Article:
6 of the best freeware synths

From emulation to experimentation, the best free synths out there…

1Martin Lüders PG-8X

Martin Lüders PG-8X

Roland made an impressive range of synths back in the 80s that would go on to become classics, and the freeware community pays homage to them in abundance. The PG-8X is based on the legendary JX-8P, but rather than the synth getting shown in the UI, the plug-in reflects the layout of the original programmer unit, which was optional. Make sure you download the presets via the developer’s Facebook page and you’ll have a very capable – and surprisingly varied – synth on your hands. Donations are encouraged.

Mac/PC, 64-bit. More info here.

2TAL U-No-62

TAL U-No-62

TAL Software has had many freeware titles featured in past MusicTech ‘Best Ofs’, including the Elek7ro Virtual Analogue and BassLine, based on a Roland SH-101. U-No-62 maintains that Roland theme, as it is modelled on a classic Juno-60. This one can sound authentically lush and vintage, although it’s only 32-bit for OSX users (64-bit for PC) so Mac heads might have to upgrade to paid-for U-NO-LX (for around £55).

Mac/PC, 32/64-bit. More info here.

3u-he Podolski

u-he Podolski

u-he makes some of the best synths money can buy, like Diva and Hive, and also some of the best that no money can buy (just check out Triple Cheese and TyrellN6). Podolski was originally developed in 2005, but has had many updates, the most recent of which is 1.2.2. It was designed as a CPU-light virtual analogue subtractive synth, and its arpeggiator/sequencer and chorus and delay effects really do help create some lovely presets to get you started – there are over well over 500.

Mac/PC, 32/64-bit. More info here.




Xhip, or Extended Chip is a dual-oscillator synth with effects, waveshaping and good modulation capabilities. Check out the SoundCloud demos and you might think it’s all about chip-tune, but there’s more to it than that. It does great leads, basses and effects and has been constantly updated to run on newer machines across the board. Be sure to download the presets folder for a good range that covers its capabilities.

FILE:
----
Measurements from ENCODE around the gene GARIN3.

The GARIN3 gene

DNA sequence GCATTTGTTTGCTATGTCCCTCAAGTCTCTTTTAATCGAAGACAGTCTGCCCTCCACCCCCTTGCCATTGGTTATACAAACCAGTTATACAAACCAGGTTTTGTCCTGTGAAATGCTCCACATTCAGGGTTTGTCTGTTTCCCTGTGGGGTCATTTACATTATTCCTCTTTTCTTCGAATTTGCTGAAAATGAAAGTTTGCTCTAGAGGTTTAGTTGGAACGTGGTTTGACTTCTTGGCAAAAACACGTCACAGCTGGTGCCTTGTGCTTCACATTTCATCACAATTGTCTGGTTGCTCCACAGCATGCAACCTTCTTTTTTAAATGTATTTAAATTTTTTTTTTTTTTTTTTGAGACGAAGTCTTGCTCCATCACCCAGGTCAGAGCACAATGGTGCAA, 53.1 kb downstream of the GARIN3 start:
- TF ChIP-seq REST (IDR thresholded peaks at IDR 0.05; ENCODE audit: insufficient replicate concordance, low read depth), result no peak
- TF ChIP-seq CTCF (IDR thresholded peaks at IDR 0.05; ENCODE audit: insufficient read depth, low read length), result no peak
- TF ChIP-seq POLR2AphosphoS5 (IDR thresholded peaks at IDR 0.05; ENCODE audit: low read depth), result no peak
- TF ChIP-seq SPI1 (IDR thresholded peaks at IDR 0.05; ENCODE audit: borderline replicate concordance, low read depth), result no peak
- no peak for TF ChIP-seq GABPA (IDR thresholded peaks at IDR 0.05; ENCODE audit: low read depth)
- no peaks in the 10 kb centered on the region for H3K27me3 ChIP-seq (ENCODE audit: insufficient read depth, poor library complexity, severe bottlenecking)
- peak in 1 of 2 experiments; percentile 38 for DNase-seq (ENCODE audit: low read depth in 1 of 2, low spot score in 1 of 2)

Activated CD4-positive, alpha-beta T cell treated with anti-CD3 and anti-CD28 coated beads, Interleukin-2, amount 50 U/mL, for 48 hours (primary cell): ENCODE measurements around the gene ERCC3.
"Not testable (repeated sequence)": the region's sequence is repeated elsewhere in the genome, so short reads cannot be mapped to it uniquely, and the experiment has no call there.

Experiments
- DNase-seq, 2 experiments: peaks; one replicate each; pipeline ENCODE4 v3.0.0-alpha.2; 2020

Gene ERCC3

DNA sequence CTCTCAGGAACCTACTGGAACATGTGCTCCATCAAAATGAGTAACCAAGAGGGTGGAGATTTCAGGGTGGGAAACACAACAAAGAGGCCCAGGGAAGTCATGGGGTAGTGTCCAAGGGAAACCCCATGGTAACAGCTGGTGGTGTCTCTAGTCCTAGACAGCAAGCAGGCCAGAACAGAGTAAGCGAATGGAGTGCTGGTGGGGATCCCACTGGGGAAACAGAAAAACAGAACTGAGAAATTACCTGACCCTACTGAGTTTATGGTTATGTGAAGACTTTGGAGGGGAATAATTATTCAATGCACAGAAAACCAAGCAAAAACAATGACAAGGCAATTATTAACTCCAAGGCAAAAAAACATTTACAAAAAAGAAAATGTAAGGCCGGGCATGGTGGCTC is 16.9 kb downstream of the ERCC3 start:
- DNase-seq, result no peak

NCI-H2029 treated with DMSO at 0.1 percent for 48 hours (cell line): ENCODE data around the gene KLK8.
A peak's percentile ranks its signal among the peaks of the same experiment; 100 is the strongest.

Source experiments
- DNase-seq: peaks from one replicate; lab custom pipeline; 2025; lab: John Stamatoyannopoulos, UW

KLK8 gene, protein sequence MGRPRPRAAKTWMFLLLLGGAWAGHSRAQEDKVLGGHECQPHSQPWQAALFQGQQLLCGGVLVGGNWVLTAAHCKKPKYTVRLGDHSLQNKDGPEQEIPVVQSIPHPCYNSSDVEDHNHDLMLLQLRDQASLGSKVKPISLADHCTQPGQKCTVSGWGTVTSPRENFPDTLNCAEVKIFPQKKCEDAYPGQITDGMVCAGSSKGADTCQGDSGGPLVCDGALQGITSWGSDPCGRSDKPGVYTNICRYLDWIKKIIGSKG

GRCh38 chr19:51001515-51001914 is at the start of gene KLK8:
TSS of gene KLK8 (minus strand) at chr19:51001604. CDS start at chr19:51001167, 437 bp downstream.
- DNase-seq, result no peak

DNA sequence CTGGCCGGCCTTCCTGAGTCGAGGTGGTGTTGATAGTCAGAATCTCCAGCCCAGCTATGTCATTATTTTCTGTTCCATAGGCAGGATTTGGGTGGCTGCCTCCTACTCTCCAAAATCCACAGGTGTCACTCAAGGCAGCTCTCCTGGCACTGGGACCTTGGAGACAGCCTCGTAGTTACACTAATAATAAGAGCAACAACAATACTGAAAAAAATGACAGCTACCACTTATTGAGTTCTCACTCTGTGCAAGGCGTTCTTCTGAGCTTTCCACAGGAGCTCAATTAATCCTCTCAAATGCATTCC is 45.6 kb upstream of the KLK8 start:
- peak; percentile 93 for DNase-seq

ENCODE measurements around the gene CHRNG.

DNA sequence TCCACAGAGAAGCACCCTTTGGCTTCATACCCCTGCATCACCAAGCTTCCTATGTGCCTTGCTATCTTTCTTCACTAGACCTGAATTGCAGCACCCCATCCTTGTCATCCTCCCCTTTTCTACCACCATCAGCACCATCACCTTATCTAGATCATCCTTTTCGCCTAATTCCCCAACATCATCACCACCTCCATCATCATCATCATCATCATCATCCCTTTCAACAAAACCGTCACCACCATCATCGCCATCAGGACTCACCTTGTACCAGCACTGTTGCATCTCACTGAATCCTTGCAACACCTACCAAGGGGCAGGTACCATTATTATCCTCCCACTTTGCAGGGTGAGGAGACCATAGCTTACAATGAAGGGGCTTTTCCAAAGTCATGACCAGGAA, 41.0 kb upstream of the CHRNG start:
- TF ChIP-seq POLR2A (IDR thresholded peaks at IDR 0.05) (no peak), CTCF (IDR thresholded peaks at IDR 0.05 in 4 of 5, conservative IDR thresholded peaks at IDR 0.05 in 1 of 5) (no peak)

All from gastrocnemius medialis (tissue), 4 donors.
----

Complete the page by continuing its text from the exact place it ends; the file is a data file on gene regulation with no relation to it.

Mac/PC, 32/64-bit. More info here.

5NUSofting Sinnah

NUSofting Sinnah

One of our classic choices gets an inclusion again, thanks to an update to v1.1 a couple of years back. Sinnah has, on the face of it, a simple architecture, but also boasts a large delay matrix and waveshaping for a sound that can be both acoustic and very electronic, so can be used for a wide variety of tasks and genres. It comes with a good range of presets with 50 free extras from julianraymusic.com.

Mac/PC, 32/64-bit. More info here.

6Matt Tytel Helm

Matt Tytel Helm

Open source polyphonic synth Helm makes the list because its GUI stands head and shoulders above everyone else’s. Helm also sounds as good as it looks, especially when you tweak those inviting controls that include oscillators, envelopes and a step sequencer. It’s the effects that make it synth, with stutter and formant drama alongside traditional delay and reverb. It sounds great and is fantastic to use, with loads of inspiring presets, too.

Mac/PC, 32/64-bit. More info here.

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